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Joburg evictions to continue
Iol.co.za - South Africa
A landmark decision in the Supreme Court of Appeal has ensured that the City of Johannesburg will continue with evictions while providing temporary accommodation to some of the almost 70,000 poor who occupy "bad" buildings in the inner city.

The case, which has implications for other cities, including Pretoria, stems from an attempt by Johannesburg to evict about 300 residents from dilapidated buildings in the inner city.

These include four houses in Joel Street, the 16-storey San Jose building in Olivia Street and a disused panelbeating workshop in Main Street, all in Berea.

An inspection by the court in 2006 found that the condition of the buildings was "appalling, abysmal and at times disgraceful".

High property prices equate to sky-high taxes - or maybe not?
Rode's Property News - South Africa
With property prices having soared over the last few years, it is understandable that home-owners are concerned that municipal property taxes will skyrocket with the next municipal valuation of their home.

However, there is no need to panic, says Llewellyn Louw, valuations manager at property valuers and economists Rode & Associates. Prices of many homes may have tripled even without improvements having been done, but municipalities are not at liberty to introduce excessive increases to council budgets. They have to comply with legislation that prohibits annual budget increases in excess of 10% without special approval from the national Treasury Department.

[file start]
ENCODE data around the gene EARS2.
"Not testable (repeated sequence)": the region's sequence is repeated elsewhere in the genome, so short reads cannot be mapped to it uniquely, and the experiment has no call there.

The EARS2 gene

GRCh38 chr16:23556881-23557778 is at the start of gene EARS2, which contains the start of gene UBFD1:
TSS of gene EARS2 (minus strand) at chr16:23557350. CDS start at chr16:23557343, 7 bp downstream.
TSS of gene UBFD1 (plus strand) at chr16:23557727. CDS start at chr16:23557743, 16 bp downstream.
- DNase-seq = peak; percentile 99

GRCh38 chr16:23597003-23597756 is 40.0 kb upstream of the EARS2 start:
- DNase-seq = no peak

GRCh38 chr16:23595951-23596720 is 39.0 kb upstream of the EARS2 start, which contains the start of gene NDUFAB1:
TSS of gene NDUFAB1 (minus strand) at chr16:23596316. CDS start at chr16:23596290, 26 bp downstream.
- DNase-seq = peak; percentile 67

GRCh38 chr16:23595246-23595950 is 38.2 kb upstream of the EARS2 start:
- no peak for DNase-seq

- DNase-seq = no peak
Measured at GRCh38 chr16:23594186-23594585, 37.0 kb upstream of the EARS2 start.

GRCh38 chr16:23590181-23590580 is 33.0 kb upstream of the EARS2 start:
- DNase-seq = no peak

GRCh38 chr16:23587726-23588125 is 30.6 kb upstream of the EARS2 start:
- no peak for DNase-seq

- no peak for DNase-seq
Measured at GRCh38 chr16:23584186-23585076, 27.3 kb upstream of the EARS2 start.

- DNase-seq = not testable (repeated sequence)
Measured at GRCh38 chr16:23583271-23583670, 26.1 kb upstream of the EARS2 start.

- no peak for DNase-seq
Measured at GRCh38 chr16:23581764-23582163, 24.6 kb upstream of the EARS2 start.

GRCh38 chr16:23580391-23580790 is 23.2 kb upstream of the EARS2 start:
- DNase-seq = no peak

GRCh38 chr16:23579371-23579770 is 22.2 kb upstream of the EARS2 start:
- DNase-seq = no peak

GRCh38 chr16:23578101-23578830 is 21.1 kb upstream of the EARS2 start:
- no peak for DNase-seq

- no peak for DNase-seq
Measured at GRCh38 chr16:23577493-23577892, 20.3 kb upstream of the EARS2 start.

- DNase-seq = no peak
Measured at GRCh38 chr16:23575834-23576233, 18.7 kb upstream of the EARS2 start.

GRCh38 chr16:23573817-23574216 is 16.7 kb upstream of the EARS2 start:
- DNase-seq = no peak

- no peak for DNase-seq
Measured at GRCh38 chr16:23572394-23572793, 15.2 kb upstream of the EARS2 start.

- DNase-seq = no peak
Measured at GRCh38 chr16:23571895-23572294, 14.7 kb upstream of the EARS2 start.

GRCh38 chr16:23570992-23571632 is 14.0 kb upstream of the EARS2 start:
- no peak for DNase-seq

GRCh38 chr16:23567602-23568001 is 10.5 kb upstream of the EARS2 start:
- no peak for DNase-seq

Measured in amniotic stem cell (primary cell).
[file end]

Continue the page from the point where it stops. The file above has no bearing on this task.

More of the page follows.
"It is therefore logical to deduce that the increase in property valuations will be balanced by a corresponding decrease in tax rates."

Sub-prime lending in SA?
Business Day - South Africa
Can a US-style sub-prime lending crisis happen in South Africa? Classic Business Day gets George Glynos from Econometrix on the line:

LINDSAY WILLIAMS: George, what is a sub-prime lender in the United States of America?

GEORGE GLYNOS: That's typically a lender of money to build or to purchase houses where the recipient does not have a good credit record - many of them ordinarily wouldn't be able to get loans, but they can get a loan in the sub-prime market in the US on the basis that they pay higher interest rates.

LINDSAY WILLIAMS: So that's a second or even third tier lender filling a niche in the market - but how dangerous is that niche and were they reckless lenders?

Govt suspends Land Bank chiefs
Fin24.co.za - South Africa
Land Bank has put three senior officials including CEO Alan Mukoki on indefinite leave amid concerns of financial mismanagement at the state-owned institution.
Sources tell Fin24 that the bank was technically insolvent and required a capital injection.
The department of land affairs has confirmed in a statement that the National Treasury has provided a R700m capital injection and a further R1.5bn guarantee to Land Bank.
The Land Affairs statement makes no mention of the suspensions, but staff were told at a meeting in Pretoria on Tuesday that the CEO, chief financial officer and head of loans had been put on leave until further notice.

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